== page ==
At The Motley Fool, we poke plenty of fun at Wall Street analysts and their endless cycle of upgrades, downgrades, and "initiating coverage at neutral." So you might think we'd be the last people to give virtual ink to such "news." And we would be -- if that were all we were doing.

But in "This Just In," we don't simply tell you what the analysts said. We'll also show you whether they know what they're talking about. To help, we've enlisted Motley Fool CAPS, our tool for rating stocks and analysts alike. With CAPS, we'll be tracking the long-term performance of Wall Street's best and brightest -- and its worst and sorriest, too.

And speaking of the best ...
In one of yesterday's weirder pieces of stock news, Citigroup downgraded shares of data storage specialist EMC (NYSE: EMC) on fears that "the current consensus view (and guidance) does not capture the incrementally more challenging demand environment."

I don't know about you, but this Fool had a hard time parsing that statement on first reading. Let's take it word by word: "Incrementally" = "a little bit more." "Challenging" = "not good." "Demand environment" = "IT buying." Put it back together, and now I think I get what Citi is trying to say: "IT buying is getting a bit worse."

Well, duh
We're in a recession, folks. Of course IT departments aren't buying as much. But in the same statement in which Citi dissed EMC's prospects, the analyst also admitted that "the company's diversification efforts have repositioned EMC to much more effectively withstand a sustained downturn." What's more, Citi still thinks the shares will top $17 within a year -- 20% higher than where they closed last night.

This deserves a downgrade?
Well, "deserves" may be too strong a word. "Excuses" is more like it. As in: I think Citi is using the above dense prose as an excuse, a smokescreen, for exiting a position that has cost it 15 points' worth of market underperformance over the past seven months. Citi's had enough pain and is ready to call it quits.

It's not the first time the analyst has bailed on an ill-timed call. Far from it. Reviewing a few of its more high-profile "buy" evacuations of recent months, we find:


Citi Said:

CAPS Says (5 Max):

Upon Exit, Citi's Pick Lagged S&P by:

Silicon Labs

(Nasdaq: SLAB)



6 points

Wachovia (NYSE: WB)



14 points

Coach (NYSE: COH)



27 points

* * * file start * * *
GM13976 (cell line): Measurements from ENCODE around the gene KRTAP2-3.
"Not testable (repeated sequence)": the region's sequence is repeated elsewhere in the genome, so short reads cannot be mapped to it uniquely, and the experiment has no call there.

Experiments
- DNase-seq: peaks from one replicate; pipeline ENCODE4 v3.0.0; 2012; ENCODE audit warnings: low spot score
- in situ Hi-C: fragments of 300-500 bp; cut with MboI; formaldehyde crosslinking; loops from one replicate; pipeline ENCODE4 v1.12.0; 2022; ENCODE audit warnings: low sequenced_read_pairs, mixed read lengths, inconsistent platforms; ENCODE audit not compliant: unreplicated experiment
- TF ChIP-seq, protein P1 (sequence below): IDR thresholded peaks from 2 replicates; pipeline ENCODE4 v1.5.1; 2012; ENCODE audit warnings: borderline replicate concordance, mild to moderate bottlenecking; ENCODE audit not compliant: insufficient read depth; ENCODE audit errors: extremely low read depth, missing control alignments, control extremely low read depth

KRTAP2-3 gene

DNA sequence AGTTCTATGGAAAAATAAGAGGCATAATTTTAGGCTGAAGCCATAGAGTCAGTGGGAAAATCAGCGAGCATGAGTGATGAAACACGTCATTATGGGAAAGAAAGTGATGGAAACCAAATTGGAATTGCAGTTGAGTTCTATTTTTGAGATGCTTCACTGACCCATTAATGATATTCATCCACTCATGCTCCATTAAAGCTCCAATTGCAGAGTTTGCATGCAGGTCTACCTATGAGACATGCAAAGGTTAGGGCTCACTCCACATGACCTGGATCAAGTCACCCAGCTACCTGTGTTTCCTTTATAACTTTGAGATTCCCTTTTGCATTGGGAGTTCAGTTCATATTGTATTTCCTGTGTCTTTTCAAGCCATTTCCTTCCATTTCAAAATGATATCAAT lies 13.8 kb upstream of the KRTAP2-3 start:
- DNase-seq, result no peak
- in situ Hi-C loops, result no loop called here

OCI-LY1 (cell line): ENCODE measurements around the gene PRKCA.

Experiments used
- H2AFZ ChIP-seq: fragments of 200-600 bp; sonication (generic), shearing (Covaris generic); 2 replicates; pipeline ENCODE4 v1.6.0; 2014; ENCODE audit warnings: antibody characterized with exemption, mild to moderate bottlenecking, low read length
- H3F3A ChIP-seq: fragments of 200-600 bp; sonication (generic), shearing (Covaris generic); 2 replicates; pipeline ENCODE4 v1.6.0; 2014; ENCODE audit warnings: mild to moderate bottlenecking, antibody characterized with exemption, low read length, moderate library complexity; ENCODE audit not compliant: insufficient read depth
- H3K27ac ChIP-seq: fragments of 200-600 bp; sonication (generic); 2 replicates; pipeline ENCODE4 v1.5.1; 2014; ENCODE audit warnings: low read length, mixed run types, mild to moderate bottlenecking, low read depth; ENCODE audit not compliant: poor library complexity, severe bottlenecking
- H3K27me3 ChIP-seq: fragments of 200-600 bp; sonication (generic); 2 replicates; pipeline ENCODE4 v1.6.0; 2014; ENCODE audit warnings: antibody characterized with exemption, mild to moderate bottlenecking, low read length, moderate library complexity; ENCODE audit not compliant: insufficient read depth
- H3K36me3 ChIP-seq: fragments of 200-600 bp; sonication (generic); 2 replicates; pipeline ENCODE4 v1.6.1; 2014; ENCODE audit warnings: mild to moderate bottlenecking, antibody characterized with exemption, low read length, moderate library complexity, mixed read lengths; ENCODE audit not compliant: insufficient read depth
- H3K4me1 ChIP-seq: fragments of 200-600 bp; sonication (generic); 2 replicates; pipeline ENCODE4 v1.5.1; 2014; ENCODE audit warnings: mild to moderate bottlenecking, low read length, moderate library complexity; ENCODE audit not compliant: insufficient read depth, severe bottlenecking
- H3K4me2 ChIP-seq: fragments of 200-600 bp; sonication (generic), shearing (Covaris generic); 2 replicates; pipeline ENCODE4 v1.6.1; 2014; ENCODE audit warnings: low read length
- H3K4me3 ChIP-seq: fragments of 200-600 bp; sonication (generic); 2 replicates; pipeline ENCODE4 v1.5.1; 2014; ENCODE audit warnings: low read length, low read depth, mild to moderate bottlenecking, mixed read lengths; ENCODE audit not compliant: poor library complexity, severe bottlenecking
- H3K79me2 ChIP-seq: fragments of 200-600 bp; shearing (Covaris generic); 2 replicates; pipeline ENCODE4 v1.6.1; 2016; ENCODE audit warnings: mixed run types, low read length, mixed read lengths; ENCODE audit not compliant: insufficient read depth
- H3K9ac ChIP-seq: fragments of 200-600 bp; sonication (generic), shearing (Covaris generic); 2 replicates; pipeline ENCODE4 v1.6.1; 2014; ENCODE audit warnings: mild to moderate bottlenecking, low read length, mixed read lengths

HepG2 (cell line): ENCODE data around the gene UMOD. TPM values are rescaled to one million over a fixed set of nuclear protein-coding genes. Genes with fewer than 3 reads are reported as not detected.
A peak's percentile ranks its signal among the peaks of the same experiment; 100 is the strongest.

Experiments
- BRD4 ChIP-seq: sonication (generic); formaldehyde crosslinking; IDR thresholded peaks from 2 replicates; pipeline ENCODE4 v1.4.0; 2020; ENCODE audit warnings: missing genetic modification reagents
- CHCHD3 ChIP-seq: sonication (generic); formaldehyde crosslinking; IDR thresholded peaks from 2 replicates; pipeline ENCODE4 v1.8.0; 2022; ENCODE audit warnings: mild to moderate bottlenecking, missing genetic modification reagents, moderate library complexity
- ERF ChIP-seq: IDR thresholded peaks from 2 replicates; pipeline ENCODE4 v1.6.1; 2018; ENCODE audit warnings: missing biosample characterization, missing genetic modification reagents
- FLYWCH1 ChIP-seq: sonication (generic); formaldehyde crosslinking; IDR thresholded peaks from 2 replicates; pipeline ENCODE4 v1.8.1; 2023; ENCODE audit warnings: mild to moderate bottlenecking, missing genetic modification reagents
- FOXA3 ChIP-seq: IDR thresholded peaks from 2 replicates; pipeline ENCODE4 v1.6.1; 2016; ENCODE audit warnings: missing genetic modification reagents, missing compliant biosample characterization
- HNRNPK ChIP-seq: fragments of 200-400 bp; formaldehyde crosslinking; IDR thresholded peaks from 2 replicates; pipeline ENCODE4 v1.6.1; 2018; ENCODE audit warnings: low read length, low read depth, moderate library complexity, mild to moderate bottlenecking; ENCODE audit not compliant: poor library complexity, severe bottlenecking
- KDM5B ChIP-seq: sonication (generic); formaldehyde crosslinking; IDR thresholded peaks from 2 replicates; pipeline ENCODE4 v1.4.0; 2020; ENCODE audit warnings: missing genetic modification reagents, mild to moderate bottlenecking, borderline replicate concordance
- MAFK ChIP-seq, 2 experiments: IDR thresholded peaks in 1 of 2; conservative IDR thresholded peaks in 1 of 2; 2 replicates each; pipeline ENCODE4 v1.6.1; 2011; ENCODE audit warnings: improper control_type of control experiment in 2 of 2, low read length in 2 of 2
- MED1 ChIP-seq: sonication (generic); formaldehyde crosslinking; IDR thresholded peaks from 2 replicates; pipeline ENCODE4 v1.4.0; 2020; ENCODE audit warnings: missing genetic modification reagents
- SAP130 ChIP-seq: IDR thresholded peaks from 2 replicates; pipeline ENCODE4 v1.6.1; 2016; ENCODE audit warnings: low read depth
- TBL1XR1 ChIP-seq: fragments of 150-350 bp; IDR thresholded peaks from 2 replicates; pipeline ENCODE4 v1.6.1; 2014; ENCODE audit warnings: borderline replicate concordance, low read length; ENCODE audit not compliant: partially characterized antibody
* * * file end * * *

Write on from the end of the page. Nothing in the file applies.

Blue Nile (Nasdaq: NILE)



32 points

Southwest Airlines




34 points




74 points

Hey, everybody makes mistakes
Absolutely right, and I don't want to be too hard on Citi here. For one thing, the analyst is one of the better Wall Street investing houses, and also one of the better investors generally, as scored by CAPS. Citi's 88.75 CAPS rating puts it within spitting distance of the top 10% of investors.

Still, when it comes to EMC, I have to wonder whether Citi is cutting bait just before landing a winner. I understand the reluctance to stick with a losing position and the desire to just close it out and forget it ever existed, but EMC is finally starting to look attractive to me.

Sure, the stock's price-to-earnings ratio of 19 looks a mite pricey, especially when most analysts don't expect growth to exceed 13% per year over the next five years. But if you look a little closer, I think you'll find that with free cash flow verging on $2.2 billion, this stock is trading just a whisker over 13.5 times its trailing free cash flow.

Foolish takeaway
EMC isn't yet a screaming buy, but if it can grow free cash flow at that same 13% rate for earnings, it looks mighty appealing to me. A marquee-name company like EMC, and a leader in its field, could easily fetch a lot more. And if it does fetch 20% more one year from now, as Citi predicts, I'll bet this analyst will be kicking himself for having downgraded today and not holding on to his optimism just a little bit longer.

Don't make the same mistake.

Fool contributor Rich Smith does not own shares of any company named above. You can find him on CAPS, publicly pontificating under the handle TMFDitty, where he's ranked No. 1,718 out of more than 96,000 players. The Fool has a disclosure policy.